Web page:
The Butcher's Diamond
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About the Author
When Anita S. Pulier explains to her late father in "Why I Read Poetry" that "occasionally I stumble on a poem that delivers an oxygen blast, a poem that stops me short in a realm of stark recognition," she is describing what we find in her own exquisite works that startle and move us with the insights and wisdom they extract from the mundane encounters of daily life.
--Robert A. Rosenstone, author of Do People Look Up at the Moon
Anymore?, Red Star, Crescent Moon, Adventures of a Postmodern Historian
and nine non-fiction history books.
"Hang banners and blow up balloons," a line from one of Anita S. Pulier's poems, struck me as a celebratory description of her first full-length book of poems, The Butcher's Diamond. For that is what Pulier does, she celebrates the quotidian realities of her life in the city she loves and lives in, New York. Chance encounters, time spent with grandkids, the mundane embellished with love and a little quirkiness, like owning "a toaster with three settings: bagel, waffle and poetry," or relishing an eye-opening dinner with Auden and Spender. In poem after poem, there is a deep sense of gratitude, for a long and loving marriage, for old friends, for the survival of prosthetic hips. In every line, straight-on ovations to "the life worth living."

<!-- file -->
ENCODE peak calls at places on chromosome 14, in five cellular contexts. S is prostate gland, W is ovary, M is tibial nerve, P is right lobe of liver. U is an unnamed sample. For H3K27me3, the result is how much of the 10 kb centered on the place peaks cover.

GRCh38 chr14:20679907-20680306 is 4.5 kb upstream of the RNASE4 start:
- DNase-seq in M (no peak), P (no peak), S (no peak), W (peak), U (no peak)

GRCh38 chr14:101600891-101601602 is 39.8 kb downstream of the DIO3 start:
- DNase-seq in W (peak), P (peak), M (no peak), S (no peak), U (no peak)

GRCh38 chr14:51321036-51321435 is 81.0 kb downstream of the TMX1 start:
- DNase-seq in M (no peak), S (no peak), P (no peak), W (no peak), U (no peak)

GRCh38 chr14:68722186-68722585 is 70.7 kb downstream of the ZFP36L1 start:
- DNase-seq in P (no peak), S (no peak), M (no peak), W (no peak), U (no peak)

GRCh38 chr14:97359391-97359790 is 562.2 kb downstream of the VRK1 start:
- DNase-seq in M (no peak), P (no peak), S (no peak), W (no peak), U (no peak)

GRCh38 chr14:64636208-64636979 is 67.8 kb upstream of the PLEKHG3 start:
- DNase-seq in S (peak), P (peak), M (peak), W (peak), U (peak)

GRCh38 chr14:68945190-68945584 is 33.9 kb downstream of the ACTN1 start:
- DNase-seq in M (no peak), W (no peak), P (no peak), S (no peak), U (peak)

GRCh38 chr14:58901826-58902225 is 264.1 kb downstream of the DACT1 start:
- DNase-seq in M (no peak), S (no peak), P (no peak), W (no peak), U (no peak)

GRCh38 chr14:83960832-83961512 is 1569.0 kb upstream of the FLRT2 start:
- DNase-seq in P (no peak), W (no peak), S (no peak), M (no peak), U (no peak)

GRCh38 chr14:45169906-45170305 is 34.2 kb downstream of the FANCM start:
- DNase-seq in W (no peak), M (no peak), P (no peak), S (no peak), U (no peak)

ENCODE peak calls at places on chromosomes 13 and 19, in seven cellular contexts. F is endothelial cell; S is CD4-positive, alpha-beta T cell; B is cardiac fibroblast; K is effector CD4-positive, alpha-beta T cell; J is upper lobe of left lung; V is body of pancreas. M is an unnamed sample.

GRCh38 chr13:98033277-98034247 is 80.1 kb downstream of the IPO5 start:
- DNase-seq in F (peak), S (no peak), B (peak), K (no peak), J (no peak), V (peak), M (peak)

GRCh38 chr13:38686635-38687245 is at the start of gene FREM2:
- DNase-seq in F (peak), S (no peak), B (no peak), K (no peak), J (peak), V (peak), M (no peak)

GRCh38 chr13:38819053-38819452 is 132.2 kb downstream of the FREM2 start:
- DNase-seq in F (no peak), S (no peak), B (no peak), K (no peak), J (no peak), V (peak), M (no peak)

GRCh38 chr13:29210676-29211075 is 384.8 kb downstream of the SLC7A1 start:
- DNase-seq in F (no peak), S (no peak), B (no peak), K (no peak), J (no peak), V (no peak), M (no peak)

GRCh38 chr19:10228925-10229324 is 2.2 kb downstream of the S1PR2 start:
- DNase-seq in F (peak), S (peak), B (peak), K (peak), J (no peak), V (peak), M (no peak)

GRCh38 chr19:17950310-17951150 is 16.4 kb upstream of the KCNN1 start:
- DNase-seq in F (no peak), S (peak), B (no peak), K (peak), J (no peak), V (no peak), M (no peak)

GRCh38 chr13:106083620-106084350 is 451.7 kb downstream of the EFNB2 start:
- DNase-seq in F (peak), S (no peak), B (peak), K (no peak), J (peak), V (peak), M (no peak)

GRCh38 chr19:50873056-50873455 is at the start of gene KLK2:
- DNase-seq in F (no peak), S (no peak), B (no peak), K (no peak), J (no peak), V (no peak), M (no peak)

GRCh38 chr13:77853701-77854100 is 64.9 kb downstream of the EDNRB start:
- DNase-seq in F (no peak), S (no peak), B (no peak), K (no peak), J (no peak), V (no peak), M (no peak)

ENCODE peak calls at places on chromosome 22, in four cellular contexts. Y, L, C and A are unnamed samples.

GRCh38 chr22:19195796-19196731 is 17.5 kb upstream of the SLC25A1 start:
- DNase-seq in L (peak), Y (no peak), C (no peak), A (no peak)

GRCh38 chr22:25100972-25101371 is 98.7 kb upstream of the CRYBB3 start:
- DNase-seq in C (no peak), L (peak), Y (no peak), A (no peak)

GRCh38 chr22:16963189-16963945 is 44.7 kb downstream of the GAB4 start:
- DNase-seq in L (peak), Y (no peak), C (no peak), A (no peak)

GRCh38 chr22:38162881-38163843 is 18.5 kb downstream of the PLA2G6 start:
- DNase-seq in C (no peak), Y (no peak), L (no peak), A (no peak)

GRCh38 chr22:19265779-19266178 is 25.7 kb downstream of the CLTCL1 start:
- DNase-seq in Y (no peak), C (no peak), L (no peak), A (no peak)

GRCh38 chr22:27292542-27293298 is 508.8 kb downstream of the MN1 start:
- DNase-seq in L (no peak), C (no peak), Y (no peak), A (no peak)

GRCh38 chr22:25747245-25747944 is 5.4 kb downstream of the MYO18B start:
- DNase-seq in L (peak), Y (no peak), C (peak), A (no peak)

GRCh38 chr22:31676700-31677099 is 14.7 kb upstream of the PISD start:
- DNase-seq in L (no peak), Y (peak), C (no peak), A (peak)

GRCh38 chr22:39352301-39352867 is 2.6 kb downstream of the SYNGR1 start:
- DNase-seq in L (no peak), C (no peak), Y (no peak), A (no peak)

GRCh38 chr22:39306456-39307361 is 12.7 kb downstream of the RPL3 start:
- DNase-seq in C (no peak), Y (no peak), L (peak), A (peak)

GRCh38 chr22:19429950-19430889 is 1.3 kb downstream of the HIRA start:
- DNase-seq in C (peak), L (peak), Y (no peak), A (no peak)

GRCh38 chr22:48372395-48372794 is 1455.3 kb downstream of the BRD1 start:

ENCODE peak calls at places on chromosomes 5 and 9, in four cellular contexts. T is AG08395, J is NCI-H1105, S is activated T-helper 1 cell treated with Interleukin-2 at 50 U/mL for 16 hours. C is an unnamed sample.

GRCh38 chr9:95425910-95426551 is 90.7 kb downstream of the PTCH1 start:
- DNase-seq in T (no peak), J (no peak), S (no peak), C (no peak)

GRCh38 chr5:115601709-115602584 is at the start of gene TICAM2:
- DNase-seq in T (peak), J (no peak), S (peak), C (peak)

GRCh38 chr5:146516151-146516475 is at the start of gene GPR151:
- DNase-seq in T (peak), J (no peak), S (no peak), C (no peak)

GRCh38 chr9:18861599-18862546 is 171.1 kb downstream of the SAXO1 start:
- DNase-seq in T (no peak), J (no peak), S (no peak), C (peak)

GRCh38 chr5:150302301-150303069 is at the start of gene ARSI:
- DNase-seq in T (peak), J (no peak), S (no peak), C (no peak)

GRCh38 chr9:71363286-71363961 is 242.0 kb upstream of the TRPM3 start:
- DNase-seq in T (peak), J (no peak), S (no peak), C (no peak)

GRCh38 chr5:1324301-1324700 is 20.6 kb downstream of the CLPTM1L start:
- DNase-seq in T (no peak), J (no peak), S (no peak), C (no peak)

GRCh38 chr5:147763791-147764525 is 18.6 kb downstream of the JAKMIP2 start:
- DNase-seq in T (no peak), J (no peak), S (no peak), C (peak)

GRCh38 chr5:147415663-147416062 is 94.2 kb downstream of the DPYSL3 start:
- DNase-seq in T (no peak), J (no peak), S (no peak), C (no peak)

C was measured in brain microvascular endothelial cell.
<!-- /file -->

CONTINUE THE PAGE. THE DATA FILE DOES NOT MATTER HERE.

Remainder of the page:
--Florence Weinberger, author of Sacred Graffiti, The Invisible Telling Its
Shape, Breathing Like A Jew and Carnal Fragrance.
Humor, adventure and insight abound in Anita S. Pulier's first full-length volume of poems. In "The Butcher's Diamond," also the book's title, a diamond ring holds the key to her Aunt Freda's disappointing love life and her own mother's socialist ambivalence about jewelry when she inherits the ring. In a section titled "Metropolitan Life" about New York City where the poet lives for some of the year, "Face to Face" describes an encounter with a stranger--a hip, elderly African-American woman with a ..".pink dyed patch of hair." As they await the M104 bus the stranger points to her prosthetic leg that replaced the limb she lost in a subway accident. She tells the author she's on her way to ..".Columbia Medical School for a meeting/of prosthetic limb users./They use her as an inspiration." Whether the poems in The Butcher's Diamond reflect family, a loving, long term marriage, aging and the world, Anita S. Pulier has a great talent for making ordinary life feel remarkable.
--Jean Colonomos, author of Art Farm and several produced plays including
the stanza play Carrie and the prize-winning Black Dawn.